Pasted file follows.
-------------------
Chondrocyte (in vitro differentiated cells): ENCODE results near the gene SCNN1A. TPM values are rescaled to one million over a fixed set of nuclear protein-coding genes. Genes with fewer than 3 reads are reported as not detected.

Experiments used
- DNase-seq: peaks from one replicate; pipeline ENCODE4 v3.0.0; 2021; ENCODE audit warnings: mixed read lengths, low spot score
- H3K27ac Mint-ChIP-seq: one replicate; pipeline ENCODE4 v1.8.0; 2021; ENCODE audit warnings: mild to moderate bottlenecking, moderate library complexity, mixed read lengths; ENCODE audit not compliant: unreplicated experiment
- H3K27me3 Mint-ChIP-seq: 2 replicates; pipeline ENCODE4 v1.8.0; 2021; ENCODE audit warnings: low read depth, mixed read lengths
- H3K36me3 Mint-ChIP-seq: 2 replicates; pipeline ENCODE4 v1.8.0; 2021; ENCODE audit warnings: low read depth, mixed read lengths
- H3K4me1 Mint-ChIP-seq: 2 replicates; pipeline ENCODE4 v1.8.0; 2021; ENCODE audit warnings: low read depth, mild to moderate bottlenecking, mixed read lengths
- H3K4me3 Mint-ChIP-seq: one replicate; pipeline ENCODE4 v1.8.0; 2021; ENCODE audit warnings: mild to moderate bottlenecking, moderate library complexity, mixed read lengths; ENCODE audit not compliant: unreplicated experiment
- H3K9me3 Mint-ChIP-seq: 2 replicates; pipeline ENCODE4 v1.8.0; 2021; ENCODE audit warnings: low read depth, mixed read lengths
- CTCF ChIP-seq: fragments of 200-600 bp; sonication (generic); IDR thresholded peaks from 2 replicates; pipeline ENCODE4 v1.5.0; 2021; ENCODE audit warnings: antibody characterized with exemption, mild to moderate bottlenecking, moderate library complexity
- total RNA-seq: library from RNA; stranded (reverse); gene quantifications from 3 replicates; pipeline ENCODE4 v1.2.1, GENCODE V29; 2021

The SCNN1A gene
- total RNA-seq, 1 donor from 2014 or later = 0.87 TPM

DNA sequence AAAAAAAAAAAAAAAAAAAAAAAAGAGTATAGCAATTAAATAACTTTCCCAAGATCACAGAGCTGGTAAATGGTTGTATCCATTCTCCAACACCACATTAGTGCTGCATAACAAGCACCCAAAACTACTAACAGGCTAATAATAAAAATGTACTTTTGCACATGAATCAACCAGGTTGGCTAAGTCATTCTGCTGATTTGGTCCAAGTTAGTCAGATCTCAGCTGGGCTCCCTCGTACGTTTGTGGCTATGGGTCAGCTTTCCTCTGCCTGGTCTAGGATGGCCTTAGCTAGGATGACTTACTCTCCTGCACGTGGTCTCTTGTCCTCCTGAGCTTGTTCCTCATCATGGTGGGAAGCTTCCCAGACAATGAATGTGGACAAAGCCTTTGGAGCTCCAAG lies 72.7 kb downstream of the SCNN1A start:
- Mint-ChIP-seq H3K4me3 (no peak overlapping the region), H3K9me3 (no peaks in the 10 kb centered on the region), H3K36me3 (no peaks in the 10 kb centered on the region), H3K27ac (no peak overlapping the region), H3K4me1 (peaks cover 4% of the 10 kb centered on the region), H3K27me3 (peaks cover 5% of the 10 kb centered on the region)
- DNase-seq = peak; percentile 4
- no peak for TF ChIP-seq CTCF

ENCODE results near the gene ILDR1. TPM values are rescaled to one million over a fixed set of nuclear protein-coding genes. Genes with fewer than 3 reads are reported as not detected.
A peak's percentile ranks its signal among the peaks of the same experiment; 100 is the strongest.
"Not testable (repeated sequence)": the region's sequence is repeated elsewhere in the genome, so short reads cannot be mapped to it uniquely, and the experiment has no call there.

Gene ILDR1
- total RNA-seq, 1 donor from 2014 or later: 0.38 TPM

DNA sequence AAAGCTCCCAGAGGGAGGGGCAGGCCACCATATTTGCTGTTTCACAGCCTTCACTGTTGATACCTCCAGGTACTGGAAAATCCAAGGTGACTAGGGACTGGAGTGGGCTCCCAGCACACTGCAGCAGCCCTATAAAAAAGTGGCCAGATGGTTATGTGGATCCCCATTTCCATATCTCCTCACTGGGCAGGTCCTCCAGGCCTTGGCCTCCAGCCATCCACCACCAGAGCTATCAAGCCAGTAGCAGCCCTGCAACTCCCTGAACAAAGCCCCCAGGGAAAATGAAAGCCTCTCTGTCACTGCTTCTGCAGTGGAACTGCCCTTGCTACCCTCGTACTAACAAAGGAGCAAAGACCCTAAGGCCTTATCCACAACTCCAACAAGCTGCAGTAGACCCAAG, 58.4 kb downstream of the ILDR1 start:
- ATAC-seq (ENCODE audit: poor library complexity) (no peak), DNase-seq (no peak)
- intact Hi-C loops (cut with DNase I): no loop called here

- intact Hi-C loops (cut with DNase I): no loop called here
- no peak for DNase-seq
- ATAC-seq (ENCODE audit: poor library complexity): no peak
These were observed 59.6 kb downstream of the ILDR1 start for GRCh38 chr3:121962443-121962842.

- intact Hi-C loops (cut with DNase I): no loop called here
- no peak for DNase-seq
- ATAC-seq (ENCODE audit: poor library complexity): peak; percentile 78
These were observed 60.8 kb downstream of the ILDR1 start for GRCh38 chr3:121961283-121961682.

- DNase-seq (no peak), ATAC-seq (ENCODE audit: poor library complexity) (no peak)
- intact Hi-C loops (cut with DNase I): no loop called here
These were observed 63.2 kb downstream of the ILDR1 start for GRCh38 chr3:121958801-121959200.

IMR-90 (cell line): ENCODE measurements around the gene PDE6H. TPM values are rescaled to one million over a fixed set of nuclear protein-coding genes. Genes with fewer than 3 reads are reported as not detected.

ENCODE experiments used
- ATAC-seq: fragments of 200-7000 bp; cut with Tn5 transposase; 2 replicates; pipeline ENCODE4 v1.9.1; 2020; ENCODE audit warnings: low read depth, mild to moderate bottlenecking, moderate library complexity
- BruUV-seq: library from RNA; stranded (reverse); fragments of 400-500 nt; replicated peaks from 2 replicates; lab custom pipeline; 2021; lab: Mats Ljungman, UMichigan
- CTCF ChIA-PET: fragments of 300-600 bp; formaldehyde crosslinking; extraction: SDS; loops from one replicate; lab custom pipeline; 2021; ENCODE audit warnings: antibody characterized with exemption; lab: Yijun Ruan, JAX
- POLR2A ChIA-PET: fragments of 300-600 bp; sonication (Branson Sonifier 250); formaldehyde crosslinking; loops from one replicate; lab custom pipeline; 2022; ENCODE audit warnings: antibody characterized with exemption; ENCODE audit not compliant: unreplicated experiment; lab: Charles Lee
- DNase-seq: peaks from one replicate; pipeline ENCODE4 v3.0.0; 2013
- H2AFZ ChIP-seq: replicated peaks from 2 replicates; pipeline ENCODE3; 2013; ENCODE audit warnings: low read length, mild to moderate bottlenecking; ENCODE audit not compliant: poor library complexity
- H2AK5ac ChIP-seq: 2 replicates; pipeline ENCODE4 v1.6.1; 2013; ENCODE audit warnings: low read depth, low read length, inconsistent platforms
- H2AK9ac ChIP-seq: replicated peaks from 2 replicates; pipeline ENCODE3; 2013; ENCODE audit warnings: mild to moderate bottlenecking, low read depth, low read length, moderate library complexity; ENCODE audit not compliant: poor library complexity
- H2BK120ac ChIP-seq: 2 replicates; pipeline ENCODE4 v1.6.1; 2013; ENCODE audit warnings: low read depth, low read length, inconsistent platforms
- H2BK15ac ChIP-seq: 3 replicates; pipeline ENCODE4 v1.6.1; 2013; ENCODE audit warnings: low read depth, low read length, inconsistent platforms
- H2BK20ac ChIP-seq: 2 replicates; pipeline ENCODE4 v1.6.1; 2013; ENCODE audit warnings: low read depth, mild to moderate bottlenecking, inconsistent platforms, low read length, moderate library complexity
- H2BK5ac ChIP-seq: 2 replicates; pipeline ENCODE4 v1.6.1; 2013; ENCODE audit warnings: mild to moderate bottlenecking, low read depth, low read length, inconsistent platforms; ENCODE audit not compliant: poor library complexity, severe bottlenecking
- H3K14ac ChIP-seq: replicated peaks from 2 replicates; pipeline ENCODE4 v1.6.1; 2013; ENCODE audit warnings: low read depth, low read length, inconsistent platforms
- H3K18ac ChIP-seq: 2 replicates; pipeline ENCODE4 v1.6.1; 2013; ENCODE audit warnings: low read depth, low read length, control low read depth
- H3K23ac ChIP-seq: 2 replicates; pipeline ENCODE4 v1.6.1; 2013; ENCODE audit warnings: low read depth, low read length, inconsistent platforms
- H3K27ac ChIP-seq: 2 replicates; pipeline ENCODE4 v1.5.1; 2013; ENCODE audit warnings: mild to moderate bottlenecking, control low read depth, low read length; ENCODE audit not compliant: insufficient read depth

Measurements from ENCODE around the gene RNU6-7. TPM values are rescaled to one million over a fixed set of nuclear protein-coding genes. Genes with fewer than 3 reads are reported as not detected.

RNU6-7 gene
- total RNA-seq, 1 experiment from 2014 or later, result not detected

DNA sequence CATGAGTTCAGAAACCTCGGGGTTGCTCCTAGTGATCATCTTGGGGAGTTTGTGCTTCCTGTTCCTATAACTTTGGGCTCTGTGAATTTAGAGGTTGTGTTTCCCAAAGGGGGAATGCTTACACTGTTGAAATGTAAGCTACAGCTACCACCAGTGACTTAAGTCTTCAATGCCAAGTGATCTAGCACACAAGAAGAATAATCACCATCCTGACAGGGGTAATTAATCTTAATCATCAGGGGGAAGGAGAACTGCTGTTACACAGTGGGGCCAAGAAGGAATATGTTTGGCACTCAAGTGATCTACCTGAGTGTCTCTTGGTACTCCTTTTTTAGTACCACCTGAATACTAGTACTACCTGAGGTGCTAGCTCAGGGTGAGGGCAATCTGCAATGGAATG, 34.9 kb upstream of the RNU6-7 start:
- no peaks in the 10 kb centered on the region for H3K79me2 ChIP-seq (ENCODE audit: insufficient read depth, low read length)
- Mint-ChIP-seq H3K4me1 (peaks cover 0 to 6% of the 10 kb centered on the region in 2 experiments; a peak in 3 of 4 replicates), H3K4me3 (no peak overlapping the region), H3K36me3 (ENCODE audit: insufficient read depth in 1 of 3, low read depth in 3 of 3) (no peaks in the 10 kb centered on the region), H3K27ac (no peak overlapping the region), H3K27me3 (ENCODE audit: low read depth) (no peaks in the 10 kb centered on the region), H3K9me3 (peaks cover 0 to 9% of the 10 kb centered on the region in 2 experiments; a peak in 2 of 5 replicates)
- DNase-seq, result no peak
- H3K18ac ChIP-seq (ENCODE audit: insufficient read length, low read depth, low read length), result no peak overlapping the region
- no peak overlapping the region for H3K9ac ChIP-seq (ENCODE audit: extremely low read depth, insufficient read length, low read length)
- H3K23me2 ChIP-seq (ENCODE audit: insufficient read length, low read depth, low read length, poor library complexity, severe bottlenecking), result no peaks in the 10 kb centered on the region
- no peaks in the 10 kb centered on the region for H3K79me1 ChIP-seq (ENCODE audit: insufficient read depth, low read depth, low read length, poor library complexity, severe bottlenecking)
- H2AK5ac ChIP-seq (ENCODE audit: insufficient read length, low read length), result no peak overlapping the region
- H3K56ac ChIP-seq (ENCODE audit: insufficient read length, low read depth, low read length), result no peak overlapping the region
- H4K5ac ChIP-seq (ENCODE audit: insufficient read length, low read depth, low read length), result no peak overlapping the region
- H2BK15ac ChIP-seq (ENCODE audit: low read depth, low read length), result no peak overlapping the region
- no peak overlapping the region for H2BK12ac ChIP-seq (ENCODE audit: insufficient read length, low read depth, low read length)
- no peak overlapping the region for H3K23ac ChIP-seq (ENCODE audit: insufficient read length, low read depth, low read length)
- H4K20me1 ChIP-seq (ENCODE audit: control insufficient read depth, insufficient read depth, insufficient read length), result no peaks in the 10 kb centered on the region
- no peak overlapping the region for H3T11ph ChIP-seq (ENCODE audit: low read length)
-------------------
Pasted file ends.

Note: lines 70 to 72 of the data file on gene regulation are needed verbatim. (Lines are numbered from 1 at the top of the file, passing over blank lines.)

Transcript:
- no peak overlapping the region for H2BK12ac ChIP-seq (ENCODE audit: insufficient read length, low read depth, low read length)
- no peak overlapping the region for H3K23ac ChIP-seq (ENCODE audit: insufficient read length, low read depth, low read length)
- H4K20me1 ChIP-seq (ENCODE audit: control insufficient read depth, insufficient read depth, insufficient read length), result no peaks in the 10 kb centered on the region